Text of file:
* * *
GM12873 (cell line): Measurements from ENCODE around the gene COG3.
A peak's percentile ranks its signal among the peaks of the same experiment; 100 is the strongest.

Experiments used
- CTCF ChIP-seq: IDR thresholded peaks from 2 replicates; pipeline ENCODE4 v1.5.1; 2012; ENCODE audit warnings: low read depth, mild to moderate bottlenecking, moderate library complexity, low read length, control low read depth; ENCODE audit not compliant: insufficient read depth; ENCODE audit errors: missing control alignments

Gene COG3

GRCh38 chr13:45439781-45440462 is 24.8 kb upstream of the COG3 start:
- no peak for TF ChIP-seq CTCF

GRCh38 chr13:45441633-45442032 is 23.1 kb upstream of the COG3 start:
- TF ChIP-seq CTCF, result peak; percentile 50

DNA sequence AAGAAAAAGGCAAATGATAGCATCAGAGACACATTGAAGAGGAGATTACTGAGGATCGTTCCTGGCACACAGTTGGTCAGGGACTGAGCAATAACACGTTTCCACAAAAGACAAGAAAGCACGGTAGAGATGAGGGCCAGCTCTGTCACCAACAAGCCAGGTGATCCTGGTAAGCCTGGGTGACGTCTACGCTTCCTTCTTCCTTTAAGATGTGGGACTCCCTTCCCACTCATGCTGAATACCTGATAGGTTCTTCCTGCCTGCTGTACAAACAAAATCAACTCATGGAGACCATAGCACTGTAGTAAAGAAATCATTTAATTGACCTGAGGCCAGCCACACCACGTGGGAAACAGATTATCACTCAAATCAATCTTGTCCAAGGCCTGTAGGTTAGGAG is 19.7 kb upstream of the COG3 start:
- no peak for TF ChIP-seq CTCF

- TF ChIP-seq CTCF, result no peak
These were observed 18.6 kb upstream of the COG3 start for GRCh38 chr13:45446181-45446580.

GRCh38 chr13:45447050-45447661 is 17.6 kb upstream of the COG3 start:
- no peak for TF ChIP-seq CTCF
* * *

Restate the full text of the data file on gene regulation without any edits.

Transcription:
GM12873 (cell line): Measurements from ENCODE around the gene COG3.
A peak's percentile ranks its signal among the peaks of the same experiment; 100 is the strongest.

Experiments used
- CTCF ChIP-seq: IDR thresholded peaks from 2 replicates; pipeline ENCODE4 v1.5.1; 2012; ENCODE audit warnings: low read depth, mild to moderate bottlenecking, moderate library complexity, low read length, control low read depth; ENCODE audit not compliant: insufficient read depth; ENCODE audit errors: missing control alignments

Gene COG3

GRCh38 chr13:45439781-45440462 is 24.8 kb upstream of the COG3 start:
- no peak for TF ChIP-seq CTCF

GRCh38 chr13:45441633-45442032 is 23.1 kb upstream of the COG3 start:
- TF ChIP-seq CTCF, result peak; percentile 50

DNA sequence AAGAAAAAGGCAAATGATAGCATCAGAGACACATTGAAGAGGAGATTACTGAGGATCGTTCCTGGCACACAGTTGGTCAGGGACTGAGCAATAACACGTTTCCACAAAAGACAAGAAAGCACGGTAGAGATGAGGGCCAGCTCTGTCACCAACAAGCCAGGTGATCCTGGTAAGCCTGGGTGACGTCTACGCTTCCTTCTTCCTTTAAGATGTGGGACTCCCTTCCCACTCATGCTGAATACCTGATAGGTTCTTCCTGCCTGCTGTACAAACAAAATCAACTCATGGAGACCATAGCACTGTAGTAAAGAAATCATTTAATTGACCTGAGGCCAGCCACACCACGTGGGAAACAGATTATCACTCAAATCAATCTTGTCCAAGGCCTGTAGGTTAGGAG is 19.7 kb upstream of the COG3 start:
- no peak for TF ChIP-seq CTCF

- TF ChIP-seq CTCF, result no peak
These were observed 18.6 kb upstream of the COG3 start for GRCh38 chr13:45446181-45446580.

GRCh38 chr13:45447050-45447661 is 17.6 kb upstream of the COG3 start:
- no peak for TF ChIP-seq CTCF